The tarantella is named for a peasant woman from southern Italy whose tarantula bite started a contagious dancing fever!
To medieval peasants in southern Italy, the tarantella was more than a catchy tune. It was something powerful and dangerous. The tarantella could save your life—or drive you to the brink of madness.
It was the dead heat of the summer in Apulia. The year was 1431. After a midday nap in the fields, a woman leapt up, crying out that she’d been bitten by a tarantula. The venom began to work in her body, making her dance convulsively. She strutted her way toward the center of town. Soon others joined her, leaping, shrieking, and twirling uncontrollably. They decked themselves out in bright colors and strange ornaments, dancing for days on end and downing vast quantities of wine.
The Tarantella was, at once, a rollicking party and a terrifying epidemic.
This is how Nicolas Perotti, a witness to these frenzies, described them: “Some victims called for swords and acted like fencers, others for whips and beat each other. Women called for mirrors, sighed and howled while making indecent motions. Some of them had still stranger fancies, liked to be tossed in the air, dug holes in the ground and rolled themselves in the dirt like swine.” It was, at once, a rollicking party and a terrifying epidemic.
The dancers believed that the only cure for the tarantula’s bite was to shimmy the venom away. There were even accounts of people who died as a result of not having the right music available. To avoid such disasters, many municipalities employed a corps of musicians to play yearly for the sufferers. The music cure was widely accepted by scholars at the time. Athanasius Kircher, a Jesuit scholar, penned a chapter on tarantism (the dancing affliction supposedly caused by the tarantula bite) that included his prescription for treatment: snippets of sheet music.
In some sufferers, the affliction took the form of a terrible melancholy. A woman who had become withdrawn and apathetic after an encounter with a tarantula could be cured with a special ceremony. This was the ritual: In a room hung with ropes, swords, and colorful draperies, she lies on the floor, as still as a corpse. The musicians strike up a tune. They play faster and faster, until finally life begins to return to her. She rolls around on the floor, flails her arms, and then leaps up. As the music stirs her, she begins to dance violently, to tear her clothes, swing from the ropes, even cut herself with the swords. Finally, exhausted, she falls on the floor and goes to sleep. When she wakes up, she remembers almost nothing of her treatment, but is free of her malady. The catharsis of her temporary frenzy leaves her ready to return to the course of normal life.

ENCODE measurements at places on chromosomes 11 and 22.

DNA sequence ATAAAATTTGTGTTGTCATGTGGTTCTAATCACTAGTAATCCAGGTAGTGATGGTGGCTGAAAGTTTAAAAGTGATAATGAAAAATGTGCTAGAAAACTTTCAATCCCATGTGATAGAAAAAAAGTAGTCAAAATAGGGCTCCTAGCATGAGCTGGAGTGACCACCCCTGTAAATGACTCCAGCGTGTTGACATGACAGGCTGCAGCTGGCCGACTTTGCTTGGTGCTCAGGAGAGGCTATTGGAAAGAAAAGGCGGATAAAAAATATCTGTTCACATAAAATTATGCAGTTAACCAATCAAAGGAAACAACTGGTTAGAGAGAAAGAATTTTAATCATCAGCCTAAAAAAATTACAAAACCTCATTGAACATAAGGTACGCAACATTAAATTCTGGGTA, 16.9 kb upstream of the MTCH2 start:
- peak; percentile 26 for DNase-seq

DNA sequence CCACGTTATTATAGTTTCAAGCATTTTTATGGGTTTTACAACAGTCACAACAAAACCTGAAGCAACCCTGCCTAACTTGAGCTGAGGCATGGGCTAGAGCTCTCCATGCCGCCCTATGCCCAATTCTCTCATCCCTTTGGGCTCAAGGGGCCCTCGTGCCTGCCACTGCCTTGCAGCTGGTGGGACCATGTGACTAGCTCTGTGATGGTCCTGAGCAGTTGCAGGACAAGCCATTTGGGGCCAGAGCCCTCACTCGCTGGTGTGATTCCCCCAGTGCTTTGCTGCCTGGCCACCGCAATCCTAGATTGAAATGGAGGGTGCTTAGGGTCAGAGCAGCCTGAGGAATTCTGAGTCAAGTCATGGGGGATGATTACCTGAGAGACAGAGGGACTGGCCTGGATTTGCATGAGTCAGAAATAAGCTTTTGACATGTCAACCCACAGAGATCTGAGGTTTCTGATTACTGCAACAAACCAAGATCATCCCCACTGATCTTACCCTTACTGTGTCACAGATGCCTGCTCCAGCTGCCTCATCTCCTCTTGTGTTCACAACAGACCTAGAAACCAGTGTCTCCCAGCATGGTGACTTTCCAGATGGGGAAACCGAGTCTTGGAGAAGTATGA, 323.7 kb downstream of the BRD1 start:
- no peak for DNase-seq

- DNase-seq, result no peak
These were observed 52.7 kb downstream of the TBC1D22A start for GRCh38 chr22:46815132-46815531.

It’s a mystery what exactly caused these epidemics. It was certainly not the “bite” of the tarantula, which does little more than sting. Today, many scholars consider these dancing epidemics to be a response to mental, rather than physical, ailments. In the mass catharsis of the dance, people could express all the ugly feelings—anguish, rage, lust—that were unacceptable in everyday life. For a few days in the summer, people could scream and weep and tear off their clothes, freely and without judgment.
In fact, mass epidemics of dancing have afflicted various parts of Europe since the seventh century, breaking out particularly in times of famine, disease, and political unrest. In 1374, men, women, and children danced in the streets of Aix-la-Chapelle for hours, clutching hands, shrieking, seeing visions of Heaven and Hell. One eyewitness, Peter of Herental, described the scene: “Both men and women were abused by the devil to such a degree that they danced in their homes, in the churches and in the streets, holding each other’s hands and leaping in the air… Those who were cured said that they seemed to have been dancing in a river of blood, which is why they jumped into the air.”